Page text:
Let's just talk a little bit about exactly what we'll be working with. So we're gonna be practicing one point versus two point perspective. Perspective is something that sometimes people feel a bit challenged about but I'm going to present it in a really simple way. We're also going to be learning about how to sight angles and how to place objects with accuracy on a ground plane. Which is really important if you want the things you're drawing to feel like they have weight and balance to them. We're also gonna learn how to measure relationships of height to width. So that's another thing that we're gonna be working with and that's going to help us with a lot of things. Like why would you want to learn to draw basic blocks and space? It's because these simple forms can absolutely be applied to more complex scenarios. So the types of forms we're gonna work with are these basic wooden blocks, like this. I'm choosing these because they're monochromatic, they don't have a lot of detail, they...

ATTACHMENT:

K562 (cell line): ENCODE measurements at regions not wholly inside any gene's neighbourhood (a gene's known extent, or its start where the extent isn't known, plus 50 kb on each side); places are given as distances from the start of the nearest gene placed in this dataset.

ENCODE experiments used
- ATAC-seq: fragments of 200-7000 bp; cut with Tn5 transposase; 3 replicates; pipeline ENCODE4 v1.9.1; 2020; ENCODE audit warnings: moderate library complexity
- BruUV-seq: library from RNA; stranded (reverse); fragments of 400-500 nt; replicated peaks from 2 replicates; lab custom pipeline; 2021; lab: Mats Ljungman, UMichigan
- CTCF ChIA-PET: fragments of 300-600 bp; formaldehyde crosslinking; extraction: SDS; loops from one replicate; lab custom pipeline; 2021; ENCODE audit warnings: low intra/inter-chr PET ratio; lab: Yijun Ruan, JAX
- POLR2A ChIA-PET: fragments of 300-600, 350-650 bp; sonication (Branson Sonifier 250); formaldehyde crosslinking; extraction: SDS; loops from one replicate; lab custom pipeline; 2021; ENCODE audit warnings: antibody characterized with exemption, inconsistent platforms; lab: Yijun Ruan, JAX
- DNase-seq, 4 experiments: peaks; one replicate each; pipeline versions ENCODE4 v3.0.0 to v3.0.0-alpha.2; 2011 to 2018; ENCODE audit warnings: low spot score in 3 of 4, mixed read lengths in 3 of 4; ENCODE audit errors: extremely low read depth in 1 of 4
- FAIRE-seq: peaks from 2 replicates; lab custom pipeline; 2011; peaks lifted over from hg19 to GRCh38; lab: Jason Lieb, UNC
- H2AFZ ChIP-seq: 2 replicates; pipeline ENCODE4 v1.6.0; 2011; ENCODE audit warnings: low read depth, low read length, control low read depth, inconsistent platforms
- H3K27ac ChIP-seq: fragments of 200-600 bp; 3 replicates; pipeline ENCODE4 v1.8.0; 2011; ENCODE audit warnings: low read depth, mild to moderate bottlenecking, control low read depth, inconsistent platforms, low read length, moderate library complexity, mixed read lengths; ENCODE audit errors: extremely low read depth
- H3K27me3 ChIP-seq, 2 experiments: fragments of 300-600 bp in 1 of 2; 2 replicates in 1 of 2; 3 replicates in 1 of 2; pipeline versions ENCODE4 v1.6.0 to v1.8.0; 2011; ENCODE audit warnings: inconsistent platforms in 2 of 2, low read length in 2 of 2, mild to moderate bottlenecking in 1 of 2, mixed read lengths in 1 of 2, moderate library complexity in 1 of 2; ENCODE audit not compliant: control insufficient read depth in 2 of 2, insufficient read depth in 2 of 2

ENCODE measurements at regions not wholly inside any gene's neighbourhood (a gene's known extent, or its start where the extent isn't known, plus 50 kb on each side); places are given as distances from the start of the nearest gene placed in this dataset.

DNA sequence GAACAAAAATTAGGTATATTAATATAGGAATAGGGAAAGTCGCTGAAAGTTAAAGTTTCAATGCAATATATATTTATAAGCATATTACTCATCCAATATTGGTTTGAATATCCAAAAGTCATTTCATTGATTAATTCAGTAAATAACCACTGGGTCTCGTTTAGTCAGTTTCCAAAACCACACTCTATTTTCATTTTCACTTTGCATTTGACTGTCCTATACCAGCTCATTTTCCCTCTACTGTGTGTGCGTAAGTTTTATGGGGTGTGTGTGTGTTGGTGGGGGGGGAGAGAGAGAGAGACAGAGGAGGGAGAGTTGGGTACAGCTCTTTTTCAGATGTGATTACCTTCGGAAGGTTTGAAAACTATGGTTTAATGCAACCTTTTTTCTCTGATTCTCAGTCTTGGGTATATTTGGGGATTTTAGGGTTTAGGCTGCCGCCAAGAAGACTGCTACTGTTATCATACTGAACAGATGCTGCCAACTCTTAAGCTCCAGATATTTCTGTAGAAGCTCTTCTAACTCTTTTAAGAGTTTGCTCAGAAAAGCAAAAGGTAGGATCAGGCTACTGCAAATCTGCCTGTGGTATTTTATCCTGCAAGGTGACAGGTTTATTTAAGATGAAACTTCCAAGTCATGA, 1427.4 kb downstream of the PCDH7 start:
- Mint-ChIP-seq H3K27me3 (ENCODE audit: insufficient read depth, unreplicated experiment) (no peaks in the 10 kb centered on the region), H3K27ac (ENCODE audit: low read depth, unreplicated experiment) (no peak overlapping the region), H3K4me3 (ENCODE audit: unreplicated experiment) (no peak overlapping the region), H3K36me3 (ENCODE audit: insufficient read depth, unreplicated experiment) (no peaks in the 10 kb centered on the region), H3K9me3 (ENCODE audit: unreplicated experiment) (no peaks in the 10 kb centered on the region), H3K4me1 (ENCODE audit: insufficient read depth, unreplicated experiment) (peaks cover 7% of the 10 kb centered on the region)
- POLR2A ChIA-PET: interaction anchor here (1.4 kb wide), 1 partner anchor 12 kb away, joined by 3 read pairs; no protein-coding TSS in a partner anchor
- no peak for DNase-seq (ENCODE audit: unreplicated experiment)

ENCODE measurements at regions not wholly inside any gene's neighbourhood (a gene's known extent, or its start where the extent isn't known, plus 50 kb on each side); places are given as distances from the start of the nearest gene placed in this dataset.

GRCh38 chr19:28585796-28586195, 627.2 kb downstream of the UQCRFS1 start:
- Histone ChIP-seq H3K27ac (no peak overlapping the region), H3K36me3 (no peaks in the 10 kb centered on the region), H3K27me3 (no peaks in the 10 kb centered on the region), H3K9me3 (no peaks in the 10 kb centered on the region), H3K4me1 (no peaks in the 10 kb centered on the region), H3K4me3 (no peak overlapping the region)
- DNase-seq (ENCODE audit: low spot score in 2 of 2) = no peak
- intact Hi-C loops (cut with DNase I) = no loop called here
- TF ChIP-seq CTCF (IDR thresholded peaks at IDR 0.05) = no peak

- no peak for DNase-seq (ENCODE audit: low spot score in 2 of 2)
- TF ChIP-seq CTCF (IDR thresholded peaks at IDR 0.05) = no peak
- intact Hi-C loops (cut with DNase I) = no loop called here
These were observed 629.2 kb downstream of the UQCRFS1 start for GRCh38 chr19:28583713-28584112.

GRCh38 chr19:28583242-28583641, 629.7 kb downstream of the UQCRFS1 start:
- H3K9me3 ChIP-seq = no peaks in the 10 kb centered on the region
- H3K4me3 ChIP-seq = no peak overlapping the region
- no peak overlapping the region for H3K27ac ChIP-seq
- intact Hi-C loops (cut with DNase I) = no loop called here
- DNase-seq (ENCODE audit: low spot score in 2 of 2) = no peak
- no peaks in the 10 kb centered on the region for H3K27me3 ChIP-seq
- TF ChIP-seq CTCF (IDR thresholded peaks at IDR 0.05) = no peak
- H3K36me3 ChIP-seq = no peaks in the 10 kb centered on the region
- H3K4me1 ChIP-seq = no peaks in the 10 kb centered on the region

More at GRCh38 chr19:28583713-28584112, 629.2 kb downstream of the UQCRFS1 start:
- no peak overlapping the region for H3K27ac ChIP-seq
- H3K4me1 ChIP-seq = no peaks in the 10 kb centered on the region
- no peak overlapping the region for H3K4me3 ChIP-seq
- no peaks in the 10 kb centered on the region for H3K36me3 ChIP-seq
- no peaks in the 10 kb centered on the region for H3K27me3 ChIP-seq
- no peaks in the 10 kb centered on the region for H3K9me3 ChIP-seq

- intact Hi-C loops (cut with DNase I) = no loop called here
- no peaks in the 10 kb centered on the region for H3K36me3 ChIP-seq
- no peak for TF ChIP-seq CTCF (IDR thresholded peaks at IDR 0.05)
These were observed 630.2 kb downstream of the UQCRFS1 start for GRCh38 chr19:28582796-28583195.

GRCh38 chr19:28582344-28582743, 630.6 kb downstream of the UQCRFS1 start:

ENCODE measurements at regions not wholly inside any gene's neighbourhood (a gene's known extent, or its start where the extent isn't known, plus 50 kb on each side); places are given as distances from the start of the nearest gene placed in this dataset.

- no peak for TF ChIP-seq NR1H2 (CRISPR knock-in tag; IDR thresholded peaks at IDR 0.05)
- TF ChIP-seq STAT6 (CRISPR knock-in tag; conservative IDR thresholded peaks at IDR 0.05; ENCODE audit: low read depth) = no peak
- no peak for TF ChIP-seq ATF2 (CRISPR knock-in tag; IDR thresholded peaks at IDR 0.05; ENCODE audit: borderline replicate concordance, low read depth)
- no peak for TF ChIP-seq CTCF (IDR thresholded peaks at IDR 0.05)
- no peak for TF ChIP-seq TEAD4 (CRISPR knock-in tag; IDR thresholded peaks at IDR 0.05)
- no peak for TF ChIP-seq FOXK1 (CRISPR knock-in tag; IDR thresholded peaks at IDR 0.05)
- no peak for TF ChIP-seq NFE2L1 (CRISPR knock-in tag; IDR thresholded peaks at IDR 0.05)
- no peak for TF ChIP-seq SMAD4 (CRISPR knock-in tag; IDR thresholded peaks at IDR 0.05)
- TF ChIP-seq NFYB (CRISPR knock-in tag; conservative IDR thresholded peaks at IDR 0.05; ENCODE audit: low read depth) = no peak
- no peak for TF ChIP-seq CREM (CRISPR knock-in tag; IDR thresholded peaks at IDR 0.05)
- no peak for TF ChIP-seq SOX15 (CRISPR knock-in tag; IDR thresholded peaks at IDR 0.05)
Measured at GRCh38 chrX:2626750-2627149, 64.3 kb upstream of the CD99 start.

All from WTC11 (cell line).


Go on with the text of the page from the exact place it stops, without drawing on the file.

're really, really excellent motifs for practicing these ideas. These simple blocks, we'll learn about how to place them in space with believability and how to make simple line drawings from them. So how would this be applied elsewhere? You know we can learn how to draw blocks. Maybe you're interested in drawing blocks, but other objects can be simplified into block shapes, more complex scenarios. Things like a figure drawing. So drawing the figure is super complicated, especially if you're just starting. And especially to try to give the figure dimensionality. If we start to think about it in terms of planes, plane changes you can see how a simple figure drawing could be established with simple geometries. In this case block shapes. So by learning how to draw these simple blocks from different angles and learning a little bit about perspective, you'll be able to move on to more complex drawings. This is an amazing drawing by Luca Cambiaso, he's Italian 16th century. Even way back then they were using this idea. Look at how he structured these figures. The heads, the forms, the planes, the planes of the legs, the planes of the arms, all of that are these loose block like shapes. So it's really terrific to practice this and then apply it later in more complex situations. Earlier, I was up on the roof at Creative Live and I actually started to play with this idea of building blocks. We're working with simple block shapes to establish something more complex. So buildings of course are like a natural thing we think about when we think about block shapes. The rooftop of Creative Live, you've got this great view of the hilltops in San Francisco. And when I was up there I absolutely saw that you could build this complex scenario with these simple shapes. So let's just take a look at that animation but take it slowed down bit by bit. So when I went out there I saw that the foreground buildings were very simple block shapes. Starting to build them a little further adding, adding some more, adding some more and then ultimately adding detail. Almost everything, except for the trees in this are simple block shapes, angled in space, corners coming towards me. So all of that was something that I looked at and I drew and I really distilled into the most simple forms. Camille Pissarro said "It is only by drawing often, "drawing everything, drawing incessantly, "that one fine day you discover to your surprise "that you have rendered something in it's true character." So this act of drawing, this act of especially going outside in plain air and the open air, you know this sort of action is a really immediate act and it means you're increasing your ability to see your environment. And by practicing it over and over again, and learning how to simplify complex shapes, and practicing that, which is what we're gonna do in this video. This will really help you achieve more sophisticated drawings down the line.